On another trip, I stayed in Stuttgart for four days, then took the train to Munich. In Munich, as I was getting ready to change the infusion set for my pump, I could not find either of the two bottles of insulin I brought, and thought I had left it in Stuttgart. I was staying in a bed-and-breakfast, and got help from the owner in locating a physician, getting an appointment, finding an apothecary, and purchasing the insulin. (Doctor’s appointment cost me $15 without insurance, insulin was about $50 a bottle). When I got back to the bed-and-breakfast, with bottles of insulin in hand, I looked in the fridge and discovered the bottles of insulin that I thought I had left in Stuttgart. Moral here, again–split the insulin up and keep in different places.

  • Jan Chait

    I once got halfway to Kansas (from Indiana) and discovered I had forgotten my insulin. I had enough in my insulin pump to cover my basal, but not enough to eat anything. Fortunately, my pharmacy is part of a national chain and I stopped at one along the way and bought a bottle of rapid-acting insulin. My plan if I hadn’t been able to do that was to buy a bottle of Regular, which does not require a prescription. Have a great vacation!


  • Sarah J

    Several times I have had to find a local pharmacy for test strips, a new monitor! (so glad One Touch makes those tiny ones that only cost about 20 dollars) and emergency insulin. Even traveling the hour trip to my parent’s I sometimes forget to pack enough insulin and have to stop at a pharmacy in my hometown. I am notorious for forgetting these things. As I get older, I get better. I’ve had type 1 since I was 11 and since I was about 13 my parents made me responsible for remembering what to bring and how much to bring of it. I am finally understanding that not only do I need to bring enough, but I need to bring extra. I pack my supplies in my car where I can see them, usually on the floorboard of my passenger side, then I can look down and know that I remembered the plastic box filled with supplies (and ice packs for the insulin!) without having to stop and check in my trunk. Makes the travel anxieity go away! (at least pertaining to diabetes). plus, I no longer worry if I have enough money to cover an emergency script.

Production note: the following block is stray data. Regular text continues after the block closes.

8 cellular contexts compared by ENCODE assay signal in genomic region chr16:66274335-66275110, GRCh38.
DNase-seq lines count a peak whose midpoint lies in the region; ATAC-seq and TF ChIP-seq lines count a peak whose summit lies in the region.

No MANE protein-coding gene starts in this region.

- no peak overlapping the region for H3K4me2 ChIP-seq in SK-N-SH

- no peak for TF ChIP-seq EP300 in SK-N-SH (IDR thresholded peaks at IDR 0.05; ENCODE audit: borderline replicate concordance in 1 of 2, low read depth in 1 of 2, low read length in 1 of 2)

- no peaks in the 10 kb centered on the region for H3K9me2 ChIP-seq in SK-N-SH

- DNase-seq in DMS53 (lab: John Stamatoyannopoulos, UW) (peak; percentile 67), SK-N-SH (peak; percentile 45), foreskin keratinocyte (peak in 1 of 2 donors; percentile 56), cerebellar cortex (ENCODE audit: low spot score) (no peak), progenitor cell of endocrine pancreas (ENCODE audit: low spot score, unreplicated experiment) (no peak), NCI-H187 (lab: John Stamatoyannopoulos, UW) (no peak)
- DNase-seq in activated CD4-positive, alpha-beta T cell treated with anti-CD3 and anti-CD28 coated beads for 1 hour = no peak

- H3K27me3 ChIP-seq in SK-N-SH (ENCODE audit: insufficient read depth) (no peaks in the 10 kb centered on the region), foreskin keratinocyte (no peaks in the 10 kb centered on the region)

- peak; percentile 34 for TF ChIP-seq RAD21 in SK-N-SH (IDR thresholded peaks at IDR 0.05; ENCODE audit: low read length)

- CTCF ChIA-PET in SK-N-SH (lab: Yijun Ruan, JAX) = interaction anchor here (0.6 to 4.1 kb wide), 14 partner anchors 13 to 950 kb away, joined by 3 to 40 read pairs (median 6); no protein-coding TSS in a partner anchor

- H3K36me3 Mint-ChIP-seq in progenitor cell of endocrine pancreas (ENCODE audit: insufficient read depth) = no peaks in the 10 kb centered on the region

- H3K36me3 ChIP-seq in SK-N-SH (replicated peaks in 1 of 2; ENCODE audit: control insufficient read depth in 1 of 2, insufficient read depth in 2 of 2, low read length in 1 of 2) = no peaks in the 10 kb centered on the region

• Rita

    I am afraid to travel now, since I am on the pump.
    Last year I decided to take a bus trip to Gatlinburg, TN from Memphis. My blood sugar stayed in the high 200’s the whole week-end. My blood sugar did not come down until we were coming out of Nashville, TN. Do anyone think high altitudes has something to do with it? I ate the right foods, walk all day, I had plenty of water, and changed my pump out.

  • Aaron

    I’ve done many a short week or weekend trip not too far from home, and things have usually gone fine. Always bring more supplies (infusion sets, cartridges, insulin bottles, lancets) than you think you’ll need. Lots more. All are very small, light items, and the security of knowing you have an extra large stash is very reassuring.

    Bad things that have happened to me?. . .hmm, lets see. . .
    One time when I was about 8 I was visiting my grandparents about a 5 hours drive from home and I managed to knock my only bottle of regular off of a dresser onto a carpeted floor, and the insulin bottle somehow managed to shatter (how, I do not understand. . I’ve dropped them on hardwood and linoleum on various occasions but never had any others break). So, since it was my only bottle, we had to go up to the local pharmacy and buy more regular. Once or twice I’ve been caught at my parents house without insulin and driven an hour back home to get some. I try to always keep some in their fridge, but sometimes I forget to replace it after I’ve used it all up. . .same goes for the work fridge.